West 73, East 61
West 73, East 61
Jul. 18, 2000
PHOENIX (AP) _ In the end, the West didn't need Cynthia Cooper.
The two-time WNBA MVP, who sprained an ankle last week, watched the league's second All-Star game in street clothes and saw Lisa Leslie score a record 16 points to lead Western Conference to a 73-61 victory over the East on Monday night.
The outcome could have been worse, like last year's 18-point win by the West in the inaugural game, but the West committed 23 turnovers.
Tina Thompson, Cooper's Houston teammate, had 13 points and a record 11 rebounds to garner MVP honors. Mwadi Mabika, Leslie's teammate in Los Angeles, and Yolanda Griffith of Sacramento each scored 10 points.
Taj McWilliams of Orlando, who finished with 10 points, made two free throws with 2:47 to play to bring the East within 66-59.
Tari Phillips of New York, who also had 10 points, scored 55 seconds later to cut the deficit to five.
But Griffith, who displaced Cooper as the league MVP last year, made a layup with 1:37 to play, opening a 68-61 lead, and Brandy Reed, Griffith and Ticha Penicheiro of Sacramento each made a free throw down the stretch.
Reed, a Phoenix forward left off the West roster in voting by both the fans (starters) and coaches (reserves), was added as a 12th player by the league last week to avoid a fan revolt in the host city. But she fizzled on the court, shooting 1-for-11 and turning the ball over three times.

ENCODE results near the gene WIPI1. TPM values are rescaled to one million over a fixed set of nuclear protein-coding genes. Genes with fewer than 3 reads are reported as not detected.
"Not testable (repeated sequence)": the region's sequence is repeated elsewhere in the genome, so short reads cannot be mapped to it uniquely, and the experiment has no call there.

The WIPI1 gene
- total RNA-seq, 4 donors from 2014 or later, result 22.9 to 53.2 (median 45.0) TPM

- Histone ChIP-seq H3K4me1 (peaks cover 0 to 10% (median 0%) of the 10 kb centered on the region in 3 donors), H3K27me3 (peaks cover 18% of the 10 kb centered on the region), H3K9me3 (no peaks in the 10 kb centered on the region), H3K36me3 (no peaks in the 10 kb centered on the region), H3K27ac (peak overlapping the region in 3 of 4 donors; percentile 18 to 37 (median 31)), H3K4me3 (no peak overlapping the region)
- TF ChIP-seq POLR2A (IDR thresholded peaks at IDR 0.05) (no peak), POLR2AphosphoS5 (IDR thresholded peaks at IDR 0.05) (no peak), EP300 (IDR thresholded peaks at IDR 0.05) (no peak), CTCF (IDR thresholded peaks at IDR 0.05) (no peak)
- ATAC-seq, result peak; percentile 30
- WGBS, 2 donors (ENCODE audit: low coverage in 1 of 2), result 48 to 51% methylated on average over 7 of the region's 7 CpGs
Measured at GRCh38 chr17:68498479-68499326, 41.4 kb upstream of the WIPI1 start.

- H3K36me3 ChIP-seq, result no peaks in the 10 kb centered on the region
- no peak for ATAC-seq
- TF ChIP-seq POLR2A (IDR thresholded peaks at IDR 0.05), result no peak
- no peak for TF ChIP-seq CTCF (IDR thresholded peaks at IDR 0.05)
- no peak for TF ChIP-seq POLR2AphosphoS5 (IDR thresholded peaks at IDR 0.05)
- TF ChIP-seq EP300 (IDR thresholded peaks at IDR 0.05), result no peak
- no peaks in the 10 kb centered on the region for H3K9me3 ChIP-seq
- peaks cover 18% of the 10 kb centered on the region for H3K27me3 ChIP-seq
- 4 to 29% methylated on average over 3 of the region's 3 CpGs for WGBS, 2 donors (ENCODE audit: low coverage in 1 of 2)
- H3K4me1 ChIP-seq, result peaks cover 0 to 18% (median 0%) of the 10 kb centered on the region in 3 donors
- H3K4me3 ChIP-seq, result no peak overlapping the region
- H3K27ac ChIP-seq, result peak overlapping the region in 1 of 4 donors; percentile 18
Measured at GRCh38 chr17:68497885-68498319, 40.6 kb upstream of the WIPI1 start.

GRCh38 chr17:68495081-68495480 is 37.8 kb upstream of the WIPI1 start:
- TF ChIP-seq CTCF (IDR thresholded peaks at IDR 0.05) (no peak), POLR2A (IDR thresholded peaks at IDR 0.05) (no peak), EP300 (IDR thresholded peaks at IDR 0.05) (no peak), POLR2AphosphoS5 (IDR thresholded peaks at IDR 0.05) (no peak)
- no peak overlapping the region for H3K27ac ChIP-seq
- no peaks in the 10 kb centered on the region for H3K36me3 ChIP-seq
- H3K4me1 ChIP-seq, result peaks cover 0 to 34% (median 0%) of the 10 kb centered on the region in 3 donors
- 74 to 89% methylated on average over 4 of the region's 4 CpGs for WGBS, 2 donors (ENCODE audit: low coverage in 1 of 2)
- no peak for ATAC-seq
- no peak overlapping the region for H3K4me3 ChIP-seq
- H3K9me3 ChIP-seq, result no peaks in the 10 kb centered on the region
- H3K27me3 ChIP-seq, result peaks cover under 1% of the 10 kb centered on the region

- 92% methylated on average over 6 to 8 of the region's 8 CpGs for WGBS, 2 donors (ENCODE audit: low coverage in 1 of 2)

There were 11 lead changes and three ties in the first half, and the teams went 5 1/2 minutes in one stretch separated by no more than a point.
Then the reserves lifted the East to its high-water mark.
Orlando's Shannon Johnson and Nykesha Sales, Sue Wicks of New York and Charlotte's Andrea Stinson all scored unanswered baskets. Stinson was fouled attempting her 10-foot jumper, and the resulting three-point play with 7:06 remaining gave the East a 26-21 lead.
But the West had a backup waiting.
Mabika had seven points over the final 6:46 of the half, and the West outscored the East 19-7 to take a 40-33 halftime lead.
The game was televised in 154 countries and 23 languages, but was hardly a classic.
The West shot 37.7 percent and the East 29.4 percent, and the East committed 15 turnovers.
A bigger factor was rebounding as the West finished with a 60-40 advantage on the boards.